Bulwark’s plans for 280 houses at land off Riversway and west of Dodney Drive in Lea “compliment plans for the Preston Western Distributor Road” said officers.

County highways had objected to the scheme saying “a suitable access that is safe for all has not been provided”. The access is from Riversway.

But, proposing that the councillors go with the officer’s recommendation to carry the plans through, Coun Peter Moss said: “On planning grounds the traffic situation has to be regarded as severe - nowhere does it say that.”


An application that officers had recommended for rejection, a decision on plans for 30 homes on land adjacent to 329 Preston Road in Grimsargh was deferred until a site visit can be made.

Outlining proposals one officer said: “it fails to focus development at an appropriate location” and is “not the type of development permissible in the open countryside”. He also said the benefits of the scheme were considered “generic”.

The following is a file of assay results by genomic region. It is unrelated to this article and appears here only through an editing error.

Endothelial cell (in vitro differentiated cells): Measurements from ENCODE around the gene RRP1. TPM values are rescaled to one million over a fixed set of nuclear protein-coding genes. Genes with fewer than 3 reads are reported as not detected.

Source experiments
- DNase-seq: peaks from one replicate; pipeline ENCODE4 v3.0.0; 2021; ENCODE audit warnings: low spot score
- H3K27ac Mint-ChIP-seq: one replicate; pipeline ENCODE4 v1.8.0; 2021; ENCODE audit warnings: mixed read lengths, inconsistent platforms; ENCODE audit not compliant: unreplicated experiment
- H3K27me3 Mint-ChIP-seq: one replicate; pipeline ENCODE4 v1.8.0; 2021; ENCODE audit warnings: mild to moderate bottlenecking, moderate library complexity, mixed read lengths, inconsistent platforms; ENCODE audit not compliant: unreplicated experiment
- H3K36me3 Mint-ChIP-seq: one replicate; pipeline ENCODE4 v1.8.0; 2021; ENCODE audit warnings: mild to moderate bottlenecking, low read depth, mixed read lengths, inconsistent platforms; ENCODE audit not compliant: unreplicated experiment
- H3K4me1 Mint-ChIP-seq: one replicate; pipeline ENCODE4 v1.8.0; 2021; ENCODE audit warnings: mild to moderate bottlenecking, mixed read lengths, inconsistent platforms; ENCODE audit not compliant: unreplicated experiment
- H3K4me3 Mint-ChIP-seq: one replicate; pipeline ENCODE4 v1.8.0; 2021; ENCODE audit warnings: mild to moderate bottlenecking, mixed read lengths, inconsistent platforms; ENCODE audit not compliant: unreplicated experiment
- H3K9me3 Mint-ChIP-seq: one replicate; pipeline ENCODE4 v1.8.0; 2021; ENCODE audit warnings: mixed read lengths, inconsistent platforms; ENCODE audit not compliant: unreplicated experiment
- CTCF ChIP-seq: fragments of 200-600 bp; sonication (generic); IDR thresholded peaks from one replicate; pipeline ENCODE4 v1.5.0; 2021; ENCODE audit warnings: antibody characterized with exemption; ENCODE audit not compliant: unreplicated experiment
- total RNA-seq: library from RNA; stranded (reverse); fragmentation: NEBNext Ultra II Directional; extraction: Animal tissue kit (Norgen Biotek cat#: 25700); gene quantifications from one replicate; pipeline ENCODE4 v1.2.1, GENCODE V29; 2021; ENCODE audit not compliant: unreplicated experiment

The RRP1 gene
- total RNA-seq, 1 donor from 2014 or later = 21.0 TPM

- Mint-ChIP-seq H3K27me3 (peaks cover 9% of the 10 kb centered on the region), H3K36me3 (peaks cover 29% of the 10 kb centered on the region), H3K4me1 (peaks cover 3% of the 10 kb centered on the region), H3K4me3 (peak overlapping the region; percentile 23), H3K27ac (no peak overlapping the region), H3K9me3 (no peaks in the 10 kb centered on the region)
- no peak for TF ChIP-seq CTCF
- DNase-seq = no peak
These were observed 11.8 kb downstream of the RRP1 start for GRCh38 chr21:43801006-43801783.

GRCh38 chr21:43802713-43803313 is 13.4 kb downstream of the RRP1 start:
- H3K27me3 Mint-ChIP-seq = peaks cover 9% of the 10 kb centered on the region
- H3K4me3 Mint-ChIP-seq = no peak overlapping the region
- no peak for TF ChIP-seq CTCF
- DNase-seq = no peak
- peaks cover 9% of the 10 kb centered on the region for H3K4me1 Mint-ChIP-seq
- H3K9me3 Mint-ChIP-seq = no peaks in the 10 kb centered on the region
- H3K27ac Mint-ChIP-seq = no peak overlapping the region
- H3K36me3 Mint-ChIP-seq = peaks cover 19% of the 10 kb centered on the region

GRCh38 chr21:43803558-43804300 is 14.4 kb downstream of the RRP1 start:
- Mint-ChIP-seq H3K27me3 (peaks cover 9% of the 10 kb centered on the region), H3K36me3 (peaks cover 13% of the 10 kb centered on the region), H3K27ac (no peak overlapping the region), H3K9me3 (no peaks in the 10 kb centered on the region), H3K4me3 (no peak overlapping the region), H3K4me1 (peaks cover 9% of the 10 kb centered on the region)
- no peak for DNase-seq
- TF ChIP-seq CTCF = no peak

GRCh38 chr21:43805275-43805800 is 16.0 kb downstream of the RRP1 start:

Addressing councillors a speaker urged the committee to defer their decision until they had visited the site. She also referred to the council’s position on the housing land supply as a “freak occurrence”.


A huge development of 750 homes in at the old Whittingham Hospital Site in Whittingham was passed.

The plan by Homes England include a sports and social club and a primary school.

Coun Peter Moss acknowledged the plan departs from Preston’s development plan in some ways but said: “This is a brown field site and I think it’s really important that we approve this application.”

The application was unanimously approved.


Story Homes was given permission to slightly relocate 195 homes at land north of Eastway in Fulwood.

The house builders already have permission for 300 houses and Story Homes will now be able to add 29 homes to the site.

The site is close to where the new Sue Ryder specialist neurological care home is being built.